Recounting their travels in Italy during the Easter vac of 1956, Price makes this comment:

We invested more hours in the Uffizi, the Baptistery, the Duomo, the Accademia, the Medici Chapel and palace, and the Piazza della Signoria; and I was further reminded of my satisfaction in accompanying Michael to galleries and other sites—he enjoyed beauty in the way I most admire and find it easiest to travel with, which is to say that he loved it rather silently; it affected his actions, not his chatter. [3]

Happiness does require generosity with our selves, but it does not require us to be loud.  Price, significantly, did not wear his sexual orientation on his sleeve, not because he was afraid or maladjusted—he got out of military service because he told the military exactly who and what he was—but because he understood that “chatter” does not make for a sound theo-/anthropology.

Whereas the “gay community” so-called is deafened by so much chatter—also this week, on a dark note, I learned of the existence of Grindr—can we not rather imitate all the good in this man’s long and happy life?

"Portrait of Reynolds Price," Will Wilson, 1998

Grant rest, O Lord …


Victor de Villa Lapidis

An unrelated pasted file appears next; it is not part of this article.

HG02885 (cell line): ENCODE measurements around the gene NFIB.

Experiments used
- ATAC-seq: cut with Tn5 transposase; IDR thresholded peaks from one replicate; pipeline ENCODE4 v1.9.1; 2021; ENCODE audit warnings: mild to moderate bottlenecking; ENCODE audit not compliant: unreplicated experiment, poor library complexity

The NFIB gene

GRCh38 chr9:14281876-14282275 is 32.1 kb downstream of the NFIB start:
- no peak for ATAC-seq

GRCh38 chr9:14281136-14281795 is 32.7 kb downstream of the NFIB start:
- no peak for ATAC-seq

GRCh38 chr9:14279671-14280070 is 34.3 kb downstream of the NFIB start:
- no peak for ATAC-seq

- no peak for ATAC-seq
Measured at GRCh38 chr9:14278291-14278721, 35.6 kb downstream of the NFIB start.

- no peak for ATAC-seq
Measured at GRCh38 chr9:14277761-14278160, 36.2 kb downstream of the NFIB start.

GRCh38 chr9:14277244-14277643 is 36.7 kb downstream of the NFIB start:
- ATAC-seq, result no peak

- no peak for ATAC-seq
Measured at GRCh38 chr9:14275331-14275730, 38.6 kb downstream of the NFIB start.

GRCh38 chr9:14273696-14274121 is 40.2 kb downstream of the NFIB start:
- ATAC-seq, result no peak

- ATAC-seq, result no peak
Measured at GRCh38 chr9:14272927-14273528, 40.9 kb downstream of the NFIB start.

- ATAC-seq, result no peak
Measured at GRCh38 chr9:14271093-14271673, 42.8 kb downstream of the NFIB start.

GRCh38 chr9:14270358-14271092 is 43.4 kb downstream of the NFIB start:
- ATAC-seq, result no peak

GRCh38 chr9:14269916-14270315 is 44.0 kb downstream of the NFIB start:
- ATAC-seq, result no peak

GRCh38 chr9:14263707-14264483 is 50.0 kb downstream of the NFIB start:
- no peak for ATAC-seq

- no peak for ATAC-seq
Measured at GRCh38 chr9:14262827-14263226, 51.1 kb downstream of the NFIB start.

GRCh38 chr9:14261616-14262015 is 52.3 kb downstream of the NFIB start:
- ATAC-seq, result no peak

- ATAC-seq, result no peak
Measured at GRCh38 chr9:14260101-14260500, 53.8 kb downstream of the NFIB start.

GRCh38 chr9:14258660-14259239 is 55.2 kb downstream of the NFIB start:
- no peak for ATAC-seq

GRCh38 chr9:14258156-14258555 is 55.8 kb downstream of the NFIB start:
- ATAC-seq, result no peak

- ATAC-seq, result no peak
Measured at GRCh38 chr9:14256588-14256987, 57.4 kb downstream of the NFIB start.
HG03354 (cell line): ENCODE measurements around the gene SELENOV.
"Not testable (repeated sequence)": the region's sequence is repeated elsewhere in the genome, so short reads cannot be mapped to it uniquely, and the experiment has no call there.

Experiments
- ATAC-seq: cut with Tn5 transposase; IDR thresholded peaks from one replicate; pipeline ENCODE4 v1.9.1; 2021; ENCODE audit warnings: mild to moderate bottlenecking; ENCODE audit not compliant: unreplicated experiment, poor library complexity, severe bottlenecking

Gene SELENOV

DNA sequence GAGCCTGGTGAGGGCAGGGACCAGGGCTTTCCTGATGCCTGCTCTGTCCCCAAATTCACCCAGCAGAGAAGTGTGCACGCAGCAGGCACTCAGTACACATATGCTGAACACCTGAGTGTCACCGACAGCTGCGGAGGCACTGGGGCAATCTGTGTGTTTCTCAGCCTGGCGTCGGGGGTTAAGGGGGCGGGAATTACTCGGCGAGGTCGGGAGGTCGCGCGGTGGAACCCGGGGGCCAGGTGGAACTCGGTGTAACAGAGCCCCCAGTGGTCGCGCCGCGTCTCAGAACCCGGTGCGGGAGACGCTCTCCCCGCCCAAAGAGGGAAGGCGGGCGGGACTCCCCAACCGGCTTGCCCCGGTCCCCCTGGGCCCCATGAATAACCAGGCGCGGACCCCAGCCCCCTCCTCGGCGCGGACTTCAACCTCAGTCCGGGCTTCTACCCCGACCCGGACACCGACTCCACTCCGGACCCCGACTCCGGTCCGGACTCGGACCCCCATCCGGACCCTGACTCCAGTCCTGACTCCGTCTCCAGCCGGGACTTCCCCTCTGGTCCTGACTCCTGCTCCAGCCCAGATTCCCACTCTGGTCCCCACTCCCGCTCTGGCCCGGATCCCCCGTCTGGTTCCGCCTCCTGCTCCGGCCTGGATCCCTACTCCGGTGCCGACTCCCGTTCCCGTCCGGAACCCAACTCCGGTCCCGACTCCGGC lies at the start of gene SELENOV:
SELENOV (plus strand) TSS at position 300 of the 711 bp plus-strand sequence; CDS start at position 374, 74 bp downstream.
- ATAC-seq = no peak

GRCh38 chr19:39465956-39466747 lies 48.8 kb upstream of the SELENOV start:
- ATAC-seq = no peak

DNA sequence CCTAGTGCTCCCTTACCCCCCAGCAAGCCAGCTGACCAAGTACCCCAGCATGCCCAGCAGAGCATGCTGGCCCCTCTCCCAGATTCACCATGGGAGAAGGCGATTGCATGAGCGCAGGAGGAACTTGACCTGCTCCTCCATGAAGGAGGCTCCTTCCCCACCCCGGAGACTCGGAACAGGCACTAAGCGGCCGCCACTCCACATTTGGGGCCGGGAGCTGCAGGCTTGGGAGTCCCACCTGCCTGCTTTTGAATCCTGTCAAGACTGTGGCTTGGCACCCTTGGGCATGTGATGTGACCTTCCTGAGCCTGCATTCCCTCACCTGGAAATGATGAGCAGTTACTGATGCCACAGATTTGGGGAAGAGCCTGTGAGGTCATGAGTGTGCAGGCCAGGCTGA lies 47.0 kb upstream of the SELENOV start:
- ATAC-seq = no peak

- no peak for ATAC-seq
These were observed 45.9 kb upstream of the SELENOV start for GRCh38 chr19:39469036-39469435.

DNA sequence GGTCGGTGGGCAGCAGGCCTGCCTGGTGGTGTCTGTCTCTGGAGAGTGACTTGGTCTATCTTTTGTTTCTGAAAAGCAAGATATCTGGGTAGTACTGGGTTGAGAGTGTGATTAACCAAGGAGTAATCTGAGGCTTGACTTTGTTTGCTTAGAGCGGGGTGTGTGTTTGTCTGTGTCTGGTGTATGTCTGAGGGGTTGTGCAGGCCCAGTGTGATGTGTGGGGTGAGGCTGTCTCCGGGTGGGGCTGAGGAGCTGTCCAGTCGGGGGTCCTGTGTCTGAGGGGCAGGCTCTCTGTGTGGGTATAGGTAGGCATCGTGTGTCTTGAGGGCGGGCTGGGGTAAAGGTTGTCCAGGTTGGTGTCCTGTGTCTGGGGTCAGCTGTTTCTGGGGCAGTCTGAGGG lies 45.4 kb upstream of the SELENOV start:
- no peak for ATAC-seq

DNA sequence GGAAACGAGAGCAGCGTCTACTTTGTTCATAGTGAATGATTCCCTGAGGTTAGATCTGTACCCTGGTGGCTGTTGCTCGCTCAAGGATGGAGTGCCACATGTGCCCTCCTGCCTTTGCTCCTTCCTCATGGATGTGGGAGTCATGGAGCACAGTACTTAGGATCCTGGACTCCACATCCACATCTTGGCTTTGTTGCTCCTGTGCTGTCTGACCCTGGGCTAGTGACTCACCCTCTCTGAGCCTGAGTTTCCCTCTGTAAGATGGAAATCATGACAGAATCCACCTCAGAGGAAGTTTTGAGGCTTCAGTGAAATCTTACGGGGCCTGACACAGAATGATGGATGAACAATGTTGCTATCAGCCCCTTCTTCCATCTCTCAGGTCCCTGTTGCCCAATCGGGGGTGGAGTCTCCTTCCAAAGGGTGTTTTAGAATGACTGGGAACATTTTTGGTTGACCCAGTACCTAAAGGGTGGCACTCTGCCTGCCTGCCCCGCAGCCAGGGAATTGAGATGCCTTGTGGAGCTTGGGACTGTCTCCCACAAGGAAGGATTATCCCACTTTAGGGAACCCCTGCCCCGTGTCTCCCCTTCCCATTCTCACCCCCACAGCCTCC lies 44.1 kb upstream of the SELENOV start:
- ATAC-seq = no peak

[1] E. Reynolds Price, Ardent Spirits: Leaving Home, Coming Back (New York: Scribner, 2009), pp. 23-24.

[2] Ibid., pp. 286-87.

[3] Ibid., p. 120.

Published in: on January 22, 2011 at 2:55 pm  Leave a Comment  
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Disagreement Between Friends, III

Part 3: The Law of Nature and the Law of the Church

To understand and make use of the perduring sense of “the two laws”—the lex naturalis and the lex christiana—is our central challenge.

In earlier posts in this series, “The Necessity of Dogma” and “The Priority of Scripture,” I tried both to defend the value which conservatives attach to the traditional sources of authority in the Church, and also to defend the skepticism with which liberals point out that these sources of authority do not settle the Queer Question.  For the infallible teachings of the Church are indeed few and far between, and the New Testament does not talk about anything that we would regard as a monogamous homosexual relationship.

There can be no doubt, however, that the Church’s canon law and penitential discipline, and the traditional understanding of natural law or natural right which the Church has assumed, do prohibit any sort of homosexual relationship, as well as any non-procreative sexual activity generally.  The rhetorical legacy of “the sin against nature” still trickles down, moreover, even into the most secular of contemporary contexts.   In its amicus brief filed with the U.S. Supreme Court in the case of Lawrence v. Texas, the American Psychiatric Association found it relevant to cite a 1999 study demonstrating the existence of homosexual behavior in approximately 450 different animal species.  (Not the least of them being the chinstrap penguins, made famous by the years-long courtship of Silo and Roy at Manhattan’s Central Park Zoo.)